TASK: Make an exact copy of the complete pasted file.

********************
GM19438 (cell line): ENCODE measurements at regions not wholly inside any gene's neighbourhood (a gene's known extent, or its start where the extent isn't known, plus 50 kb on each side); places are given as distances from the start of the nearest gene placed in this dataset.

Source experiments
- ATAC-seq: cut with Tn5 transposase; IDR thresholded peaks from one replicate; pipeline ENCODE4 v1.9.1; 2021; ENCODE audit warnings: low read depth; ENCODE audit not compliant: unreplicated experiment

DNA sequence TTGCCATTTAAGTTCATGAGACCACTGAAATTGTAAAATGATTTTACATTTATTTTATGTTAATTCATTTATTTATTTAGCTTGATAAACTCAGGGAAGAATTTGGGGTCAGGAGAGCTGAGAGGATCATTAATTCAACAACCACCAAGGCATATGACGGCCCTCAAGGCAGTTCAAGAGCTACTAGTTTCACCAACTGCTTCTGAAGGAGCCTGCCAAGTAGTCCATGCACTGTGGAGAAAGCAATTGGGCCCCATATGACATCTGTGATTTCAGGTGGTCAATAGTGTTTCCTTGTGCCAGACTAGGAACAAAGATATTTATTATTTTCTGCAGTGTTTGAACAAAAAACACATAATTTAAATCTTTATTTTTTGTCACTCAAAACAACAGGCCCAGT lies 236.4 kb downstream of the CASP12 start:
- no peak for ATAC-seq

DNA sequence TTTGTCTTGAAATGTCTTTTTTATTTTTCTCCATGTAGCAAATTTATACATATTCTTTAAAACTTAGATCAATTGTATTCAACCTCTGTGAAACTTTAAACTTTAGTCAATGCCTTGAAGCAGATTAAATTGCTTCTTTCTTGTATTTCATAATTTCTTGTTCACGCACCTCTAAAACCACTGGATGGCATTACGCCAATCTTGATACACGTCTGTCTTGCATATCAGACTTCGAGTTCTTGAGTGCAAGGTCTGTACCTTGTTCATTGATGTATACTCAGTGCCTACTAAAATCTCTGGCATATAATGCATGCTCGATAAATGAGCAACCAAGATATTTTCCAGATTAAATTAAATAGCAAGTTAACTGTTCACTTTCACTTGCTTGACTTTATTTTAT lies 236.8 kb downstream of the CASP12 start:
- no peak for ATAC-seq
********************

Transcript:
GM19438 (cell line): ENCODE measurements at regions not wholly inside any gene's neighbourhood (a gene's known extent, or its start where the extent isn't known, plus 50 kb on each side); places are given as distances from the start of the nearest gene placed in this dataset.

Source experiments
- ATAC-seq: cut with Tn5 transposase; IDR thresholded peaks from one replicate; pipeline ENCODE4 v1.9.1; 2021; ENCODE audit warnings: low read depth; ENCODE audit not compliant: unreplicated experiment

DNA sequence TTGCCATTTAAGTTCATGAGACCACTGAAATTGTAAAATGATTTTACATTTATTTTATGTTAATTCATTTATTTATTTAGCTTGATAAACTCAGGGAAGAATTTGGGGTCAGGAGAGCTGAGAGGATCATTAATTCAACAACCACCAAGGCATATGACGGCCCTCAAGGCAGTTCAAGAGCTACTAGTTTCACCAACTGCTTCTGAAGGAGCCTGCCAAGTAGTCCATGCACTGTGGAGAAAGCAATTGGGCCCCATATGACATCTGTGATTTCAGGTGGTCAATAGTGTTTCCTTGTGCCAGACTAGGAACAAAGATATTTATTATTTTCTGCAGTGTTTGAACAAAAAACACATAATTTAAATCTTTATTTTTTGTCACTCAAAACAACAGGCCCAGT lies 236.4 kb downstream of the CASP12 start:
- no peak for ATAC-seq

DNA sequence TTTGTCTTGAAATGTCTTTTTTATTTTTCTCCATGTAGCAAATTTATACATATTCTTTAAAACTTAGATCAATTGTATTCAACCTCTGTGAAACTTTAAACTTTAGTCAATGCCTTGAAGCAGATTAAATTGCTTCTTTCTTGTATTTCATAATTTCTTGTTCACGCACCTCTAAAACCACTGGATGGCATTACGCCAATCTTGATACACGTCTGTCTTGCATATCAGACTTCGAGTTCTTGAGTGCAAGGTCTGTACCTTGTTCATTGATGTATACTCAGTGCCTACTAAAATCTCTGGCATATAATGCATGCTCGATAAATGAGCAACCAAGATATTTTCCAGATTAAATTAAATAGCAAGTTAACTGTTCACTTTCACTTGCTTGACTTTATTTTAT lies 236.8 kb downstream of the CASP12 start:
- no peak for ATAC-seq